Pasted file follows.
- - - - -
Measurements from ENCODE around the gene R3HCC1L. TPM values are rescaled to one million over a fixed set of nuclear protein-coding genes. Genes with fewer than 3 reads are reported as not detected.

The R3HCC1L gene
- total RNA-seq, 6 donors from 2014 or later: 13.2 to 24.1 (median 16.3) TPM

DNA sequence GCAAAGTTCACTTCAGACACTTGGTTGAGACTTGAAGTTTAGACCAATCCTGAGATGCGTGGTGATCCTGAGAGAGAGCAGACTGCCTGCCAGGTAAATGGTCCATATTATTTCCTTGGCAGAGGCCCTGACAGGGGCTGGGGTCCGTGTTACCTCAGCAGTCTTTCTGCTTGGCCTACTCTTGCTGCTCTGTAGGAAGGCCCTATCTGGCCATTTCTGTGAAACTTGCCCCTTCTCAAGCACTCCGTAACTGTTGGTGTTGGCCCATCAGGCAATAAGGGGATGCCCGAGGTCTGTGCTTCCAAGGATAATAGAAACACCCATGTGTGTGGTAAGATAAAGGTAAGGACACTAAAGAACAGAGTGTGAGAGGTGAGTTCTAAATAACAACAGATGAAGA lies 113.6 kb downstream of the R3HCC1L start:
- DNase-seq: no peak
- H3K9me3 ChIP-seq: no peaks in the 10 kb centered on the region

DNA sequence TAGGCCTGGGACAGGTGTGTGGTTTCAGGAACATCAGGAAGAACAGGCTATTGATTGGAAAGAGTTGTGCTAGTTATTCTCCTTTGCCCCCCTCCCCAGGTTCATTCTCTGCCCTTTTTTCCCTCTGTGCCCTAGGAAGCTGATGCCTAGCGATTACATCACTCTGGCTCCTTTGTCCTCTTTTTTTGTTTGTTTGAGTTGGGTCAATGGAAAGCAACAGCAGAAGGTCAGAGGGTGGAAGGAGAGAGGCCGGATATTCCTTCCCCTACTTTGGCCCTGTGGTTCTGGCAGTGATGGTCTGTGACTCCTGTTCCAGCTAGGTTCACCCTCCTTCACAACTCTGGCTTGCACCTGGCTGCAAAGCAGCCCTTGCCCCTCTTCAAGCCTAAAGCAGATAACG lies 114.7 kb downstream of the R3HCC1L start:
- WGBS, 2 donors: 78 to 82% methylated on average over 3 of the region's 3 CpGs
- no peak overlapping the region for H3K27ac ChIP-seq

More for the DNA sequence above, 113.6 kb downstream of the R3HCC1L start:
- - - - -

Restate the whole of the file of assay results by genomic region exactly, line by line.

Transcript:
Measurements from ENCODE around the gene R3HCC1L. TPM values are rescaled to one million over a fixed set of nuclear protein-coding genes. Genes with fewer than 3 reads are reported as not detected.

The R3HCC1L gene
- total RNA-seq, 6 donors from 2014 or later: 13.2 to 24.1 (median 16.3) TPM

DNA sequence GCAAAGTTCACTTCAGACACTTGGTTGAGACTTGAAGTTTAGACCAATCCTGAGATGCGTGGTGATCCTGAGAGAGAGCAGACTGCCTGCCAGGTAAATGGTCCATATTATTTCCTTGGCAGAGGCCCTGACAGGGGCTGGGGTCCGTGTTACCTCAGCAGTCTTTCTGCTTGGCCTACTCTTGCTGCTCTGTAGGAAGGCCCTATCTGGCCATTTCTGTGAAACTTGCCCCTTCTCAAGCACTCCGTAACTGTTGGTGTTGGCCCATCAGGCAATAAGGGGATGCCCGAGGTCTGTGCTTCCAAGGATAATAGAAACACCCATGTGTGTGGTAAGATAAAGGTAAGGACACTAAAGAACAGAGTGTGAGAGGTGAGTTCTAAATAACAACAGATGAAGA lies 113.6 kb downstream of the R3HCC1L start:
- DNase-seq: no peak
- H3K9me3 ChIP-seq: no peaks in the 10 kb centered on the region

DNA sequence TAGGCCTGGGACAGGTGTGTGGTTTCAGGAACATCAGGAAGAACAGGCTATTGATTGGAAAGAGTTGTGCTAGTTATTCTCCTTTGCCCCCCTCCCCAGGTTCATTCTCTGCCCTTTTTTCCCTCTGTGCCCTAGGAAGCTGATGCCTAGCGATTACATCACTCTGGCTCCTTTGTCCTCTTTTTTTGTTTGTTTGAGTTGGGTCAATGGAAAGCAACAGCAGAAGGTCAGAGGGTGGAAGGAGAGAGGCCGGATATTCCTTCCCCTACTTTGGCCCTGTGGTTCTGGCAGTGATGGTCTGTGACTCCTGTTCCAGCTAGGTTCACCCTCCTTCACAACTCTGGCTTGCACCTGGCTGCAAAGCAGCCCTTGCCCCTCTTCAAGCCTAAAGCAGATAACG lies 114.7 kb downstream of the R3HCC1L start:
- WGBS, 2 donors: 78 to 82% methylated on average over 3 of the region's 3 CpGs
- no peak overlapping the region for H3K27ac ChIP-seq

More for the DNA sequence above, 113.6 kb downstream of the R3HCC1L start: